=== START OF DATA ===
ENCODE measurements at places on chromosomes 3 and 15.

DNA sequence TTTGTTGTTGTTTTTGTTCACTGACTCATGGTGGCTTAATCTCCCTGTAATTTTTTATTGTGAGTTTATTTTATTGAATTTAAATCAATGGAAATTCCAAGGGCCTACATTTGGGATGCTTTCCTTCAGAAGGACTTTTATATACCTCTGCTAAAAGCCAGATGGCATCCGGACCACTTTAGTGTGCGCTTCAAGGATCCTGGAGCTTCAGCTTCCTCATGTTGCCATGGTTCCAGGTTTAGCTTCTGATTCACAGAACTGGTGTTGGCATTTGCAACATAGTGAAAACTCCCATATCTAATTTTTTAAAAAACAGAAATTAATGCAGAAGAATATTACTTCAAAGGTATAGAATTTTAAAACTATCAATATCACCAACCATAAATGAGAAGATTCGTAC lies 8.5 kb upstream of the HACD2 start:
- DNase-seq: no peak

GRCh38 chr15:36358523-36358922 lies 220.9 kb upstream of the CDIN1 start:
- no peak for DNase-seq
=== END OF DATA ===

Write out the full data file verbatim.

ENCODE measurements at places on chromosomes 3 and 15.

DNA sequence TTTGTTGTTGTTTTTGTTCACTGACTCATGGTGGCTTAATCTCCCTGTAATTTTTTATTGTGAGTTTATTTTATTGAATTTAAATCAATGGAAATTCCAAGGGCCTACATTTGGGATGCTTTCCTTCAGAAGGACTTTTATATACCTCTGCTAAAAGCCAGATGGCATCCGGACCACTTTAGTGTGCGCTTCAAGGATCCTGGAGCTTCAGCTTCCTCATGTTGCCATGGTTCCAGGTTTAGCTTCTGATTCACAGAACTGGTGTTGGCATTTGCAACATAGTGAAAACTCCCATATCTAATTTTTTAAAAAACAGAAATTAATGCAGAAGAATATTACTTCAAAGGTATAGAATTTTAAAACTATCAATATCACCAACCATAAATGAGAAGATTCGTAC lies 8.5 kb upstream of the HACD2 start:
- DNase-seq: no peak

GRCh38 chr15:36358523-36358922 lies 220.9 kb upstream of the CDIN1 start:
- no peak for DNase-seq